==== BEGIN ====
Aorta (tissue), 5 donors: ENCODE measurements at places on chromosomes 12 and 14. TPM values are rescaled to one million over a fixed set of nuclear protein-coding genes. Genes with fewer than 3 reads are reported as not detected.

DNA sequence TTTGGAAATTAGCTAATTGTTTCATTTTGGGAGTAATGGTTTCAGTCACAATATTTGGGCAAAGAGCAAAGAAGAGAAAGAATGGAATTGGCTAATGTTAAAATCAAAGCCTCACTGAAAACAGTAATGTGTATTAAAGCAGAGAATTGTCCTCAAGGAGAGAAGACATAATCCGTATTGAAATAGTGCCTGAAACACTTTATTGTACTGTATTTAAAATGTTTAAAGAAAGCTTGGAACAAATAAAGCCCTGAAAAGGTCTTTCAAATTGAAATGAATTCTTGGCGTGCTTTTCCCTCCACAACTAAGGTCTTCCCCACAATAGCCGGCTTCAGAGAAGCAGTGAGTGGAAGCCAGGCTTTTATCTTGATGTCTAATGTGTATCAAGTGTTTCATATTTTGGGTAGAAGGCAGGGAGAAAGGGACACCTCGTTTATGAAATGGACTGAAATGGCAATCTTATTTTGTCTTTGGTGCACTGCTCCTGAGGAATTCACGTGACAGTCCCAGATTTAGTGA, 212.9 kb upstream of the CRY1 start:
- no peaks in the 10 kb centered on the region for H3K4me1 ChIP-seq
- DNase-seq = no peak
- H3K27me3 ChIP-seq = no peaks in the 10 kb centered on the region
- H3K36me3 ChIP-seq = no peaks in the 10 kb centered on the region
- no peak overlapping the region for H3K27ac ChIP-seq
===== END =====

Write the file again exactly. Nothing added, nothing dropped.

Aorta (tissue), 5 donors: ENCODE measurements at places on chromosomes 12 and 14. TPM values are rescaled to one million over a fixed set of nuclear protein-coding genes. Genes with fewer than 3 reads are reported as not detected.

DNA sequence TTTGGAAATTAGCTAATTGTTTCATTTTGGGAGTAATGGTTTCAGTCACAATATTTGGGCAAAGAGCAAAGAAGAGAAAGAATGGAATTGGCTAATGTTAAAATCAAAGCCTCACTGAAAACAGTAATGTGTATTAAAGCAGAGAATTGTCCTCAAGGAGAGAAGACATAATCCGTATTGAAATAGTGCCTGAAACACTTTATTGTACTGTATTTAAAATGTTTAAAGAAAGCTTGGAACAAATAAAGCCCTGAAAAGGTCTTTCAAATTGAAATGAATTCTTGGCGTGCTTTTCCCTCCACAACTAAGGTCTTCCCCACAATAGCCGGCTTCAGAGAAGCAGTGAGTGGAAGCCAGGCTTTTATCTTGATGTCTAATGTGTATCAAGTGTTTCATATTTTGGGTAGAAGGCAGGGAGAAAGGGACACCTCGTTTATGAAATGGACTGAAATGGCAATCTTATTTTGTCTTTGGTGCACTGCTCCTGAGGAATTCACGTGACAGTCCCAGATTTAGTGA, 212.9 kb upstream of the CRY1 start:
- no peaks in the 10 kb centered on the region for H3K4me1 ChIP-seq
- DNase-seq = no peak
- H3K27me3 ChIP-seq = no peaks in the 10 kb centered on the region
- H3K36me3 ChIP-seq = no peaks in the 10 kb centered on the region
- no peak overlapping the region for H3K27ac ChIP-seq